Leather Seats (2)
Air conditioner (13)
All of the above (20)
None of the above (1)

4. What is the difference between natural and artificial?
(15 responses)
Common responses
Artificial: Created by humans or man
Man Made
Chemically altered
Created from environment
Created or modified by man
Created by man using natural things
Man made in laboratory
Synthetic

5. What was the first thing you used today that is the result of chemistry?
(37 responses with 17 different responses)
Common responses:
Coffee (4)
Toothpaste (6)
Water (4)
Many responses can be classified into three categories: food (10), cleaners (6), and personal care (9).

6. Name something you eat that contains chemicals.
21 responses with 19 different responses; 6 were different forms of junk food

7. Name something you wear that has chemicals.
(20 responses with 12 different responses)
Polyester (5)
Shirt (5)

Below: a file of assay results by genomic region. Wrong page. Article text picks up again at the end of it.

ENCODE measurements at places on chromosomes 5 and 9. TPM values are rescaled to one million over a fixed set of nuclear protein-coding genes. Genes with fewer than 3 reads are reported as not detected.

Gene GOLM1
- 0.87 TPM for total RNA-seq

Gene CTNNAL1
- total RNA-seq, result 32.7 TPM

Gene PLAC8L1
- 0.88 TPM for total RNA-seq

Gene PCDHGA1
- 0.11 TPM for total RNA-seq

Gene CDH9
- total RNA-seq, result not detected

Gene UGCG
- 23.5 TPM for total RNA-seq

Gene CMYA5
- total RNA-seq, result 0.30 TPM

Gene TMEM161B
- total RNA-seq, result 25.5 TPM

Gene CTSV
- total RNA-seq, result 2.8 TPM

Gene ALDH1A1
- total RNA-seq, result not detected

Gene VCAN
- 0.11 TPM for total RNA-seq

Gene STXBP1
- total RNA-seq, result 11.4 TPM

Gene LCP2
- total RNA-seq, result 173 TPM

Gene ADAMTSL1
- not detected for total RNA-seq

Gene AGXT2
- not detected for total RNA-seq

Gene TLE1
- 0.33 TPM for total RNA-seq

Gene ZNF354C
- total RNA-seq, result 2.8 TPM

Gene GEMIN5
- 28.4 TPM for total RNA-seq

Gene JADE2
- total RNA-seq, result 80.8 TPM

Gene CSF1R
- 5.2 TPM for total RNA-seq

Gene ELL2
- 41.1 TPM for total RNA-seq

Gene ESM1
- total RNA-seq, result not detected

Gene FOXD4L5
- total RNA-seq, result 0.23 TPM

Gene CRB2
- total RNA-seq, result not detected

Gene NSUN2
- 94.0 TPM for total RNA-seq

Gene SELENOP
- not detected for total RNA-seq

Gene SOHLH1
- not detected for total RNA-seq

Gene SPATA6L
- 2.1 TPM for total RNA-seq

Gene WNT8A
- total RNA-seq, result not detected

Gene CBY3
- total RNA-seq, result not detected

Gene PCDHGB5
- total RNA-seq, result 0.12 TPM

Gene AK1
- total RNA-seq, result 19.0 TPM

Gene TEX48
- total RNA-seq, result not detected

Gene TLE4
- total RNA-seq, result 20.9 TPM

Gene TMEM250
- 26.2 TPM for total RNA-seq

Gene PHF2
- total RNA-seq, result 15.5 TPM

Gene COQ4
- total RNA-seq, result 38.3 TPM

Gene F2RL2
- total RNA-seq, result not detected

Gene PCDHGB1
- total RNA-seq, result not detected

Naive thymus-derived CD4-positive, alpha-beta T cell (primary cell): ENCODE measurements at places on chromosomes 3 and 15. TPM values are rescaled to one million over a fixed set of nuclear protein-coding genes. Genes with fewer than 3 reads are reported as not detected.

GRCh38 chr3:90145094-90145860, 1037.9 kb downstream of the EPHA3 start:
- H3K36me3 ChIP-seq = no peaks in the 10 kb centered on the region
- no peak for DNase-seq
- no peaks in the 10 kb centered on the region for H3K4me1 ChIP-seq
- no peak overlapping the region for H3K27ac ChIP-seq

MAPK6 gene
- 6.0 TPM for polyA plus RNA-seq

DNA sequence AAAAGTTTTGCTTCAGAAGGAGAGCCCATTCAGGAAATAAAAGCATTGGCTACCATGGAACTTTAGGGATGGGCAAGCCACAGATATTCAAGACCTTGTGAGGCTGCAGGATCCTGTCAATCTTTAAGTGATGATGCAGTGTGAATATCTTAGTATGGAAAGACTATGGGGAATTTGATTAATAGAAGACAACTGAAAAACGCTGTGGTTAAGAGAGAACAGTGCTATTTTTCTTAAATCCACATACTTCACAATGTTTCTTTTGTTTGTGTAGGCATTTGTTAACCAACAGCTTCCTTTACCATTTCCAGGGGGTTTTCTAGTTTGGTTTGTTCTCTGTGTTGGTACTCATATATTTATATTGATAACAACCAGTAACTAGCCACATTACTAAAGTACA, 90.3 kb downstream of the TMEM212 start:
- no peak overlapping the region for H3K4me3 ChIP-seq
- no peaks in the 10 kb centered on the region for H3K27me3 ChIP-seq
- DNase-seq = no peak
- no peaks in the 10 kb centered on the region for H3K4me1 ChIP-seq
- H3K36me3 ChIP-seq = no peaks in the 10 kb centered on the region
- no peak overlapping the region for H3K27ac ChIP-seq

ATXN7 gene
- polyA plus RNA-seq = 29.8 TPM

Other synthetic fabrics (2)
(NO responses of cotton-a natural polymer)

8. Name a way chemistry has improved your life.
(30 responses with 22 different responses)
Categories of responses (number of responses):
Health (13)
Food (7)
Convenience (5)
Other (5)

9. Everything around us contains chemicals.
True 21 False 0 Don't know 1

10. There are no chemicals in our bodies.
True 0 False 22

Interest Survey for Children
The survey was similar to the interest survey for adults. Thirteen exhibit ideas were provided, and respondents were asked to circle the smiley face that most closely resembled how interested they were in learning more about the topic. Three choices were provided: a smiley face, a straight face, and a sad face. A total of 46 children completed the survey.

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The children responded most positively to the following topics:

  1. Chemistry (or science) of soft drinks
  2. How a polaroid camera works
  3. How we smell scents

They responded least positively to:

  1. How cars work
  2. How chemistry improves their lives
  3. Chemistry of food